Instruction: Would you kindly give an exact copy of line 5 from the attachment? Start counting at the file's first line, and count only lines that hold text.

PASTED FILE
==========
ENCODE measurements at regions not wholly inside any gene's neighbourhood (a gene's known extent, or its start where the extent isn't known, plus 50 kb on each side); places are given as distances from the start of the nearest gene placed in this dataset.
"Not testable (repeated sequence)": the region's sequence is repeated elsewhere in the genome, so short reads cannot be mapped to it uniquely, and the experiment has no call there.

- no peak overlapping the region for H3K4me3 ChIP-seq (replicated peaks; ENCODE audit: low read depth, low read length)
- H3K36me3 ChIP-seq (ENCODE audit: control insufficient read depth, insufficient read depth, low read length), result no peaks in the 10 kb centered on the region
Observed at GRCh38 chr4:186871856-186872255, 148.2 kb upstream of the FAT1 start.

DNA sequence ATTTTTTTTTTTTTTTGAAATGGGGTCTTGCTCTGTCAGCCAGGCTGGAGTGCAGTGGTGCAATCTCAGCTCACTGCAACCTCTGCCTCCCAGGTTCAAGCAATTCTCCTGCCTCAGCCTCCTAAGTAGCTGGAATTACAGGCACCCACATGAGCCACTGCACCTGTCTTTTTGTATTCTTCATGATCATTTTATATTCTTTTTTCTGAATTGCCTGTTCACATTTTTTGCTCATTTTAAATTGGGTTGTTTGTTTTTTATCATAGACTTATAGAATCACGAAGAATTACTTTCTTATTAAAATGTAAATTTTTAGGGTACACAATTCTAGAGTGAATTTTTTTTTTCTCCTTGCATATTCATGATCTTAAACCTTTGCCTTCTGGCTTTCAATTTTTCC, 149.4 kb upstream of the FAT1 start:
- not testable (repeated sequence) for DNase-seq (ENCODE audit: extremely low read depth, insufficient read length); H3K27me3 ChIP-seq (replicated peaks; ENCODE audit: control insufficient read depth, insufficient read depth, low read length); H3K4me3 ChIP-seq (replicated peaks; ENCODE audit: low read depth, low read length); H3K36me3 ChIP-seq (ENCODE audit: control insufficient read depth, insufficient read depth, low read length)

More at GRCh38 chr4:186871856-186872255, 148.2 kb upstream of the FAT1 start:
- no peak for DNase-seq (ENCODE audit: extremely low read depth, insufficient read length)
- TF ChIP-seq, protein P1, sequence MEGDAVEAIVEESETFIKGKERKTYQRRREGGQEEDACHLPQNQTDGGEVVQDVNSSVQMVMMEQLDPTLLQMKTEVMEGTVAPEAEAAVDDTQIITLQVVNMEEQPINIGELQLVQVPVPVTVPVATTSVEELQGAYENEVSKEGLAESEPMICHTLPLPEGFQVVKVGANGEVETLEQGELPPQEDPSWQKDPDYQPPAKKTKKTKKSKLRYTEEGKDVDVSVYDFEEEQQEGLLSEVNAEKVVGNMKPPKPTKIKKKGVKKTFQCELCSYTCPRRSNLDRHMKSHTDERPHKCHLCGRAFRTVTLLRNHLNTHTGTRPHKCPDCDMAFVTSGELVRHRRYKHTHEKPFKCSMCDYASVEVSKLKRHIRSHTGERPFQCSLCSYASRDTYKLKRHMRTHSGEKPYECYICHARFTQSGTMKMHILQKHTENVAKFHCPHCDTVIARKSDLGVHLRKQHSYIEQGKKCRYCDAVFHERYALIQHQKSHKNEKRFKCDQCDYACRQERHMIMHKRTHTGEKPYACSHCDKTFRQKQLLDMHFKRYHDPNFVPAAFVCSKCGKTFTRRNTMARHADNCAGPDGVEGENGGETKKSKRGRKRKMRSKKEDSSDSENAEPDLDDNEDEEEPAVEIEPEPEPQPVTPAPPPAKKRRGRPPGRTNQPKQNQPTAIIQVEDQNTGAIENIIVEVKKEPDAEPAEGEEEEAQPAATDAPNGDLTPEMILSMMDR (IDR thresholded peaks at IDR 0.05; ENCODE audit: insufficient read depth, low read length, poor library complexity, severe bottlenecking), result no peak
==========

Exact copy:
Observed at GRCh38 chr4:186871856-186872255, 148.2 kb upstream of the FAT1 start.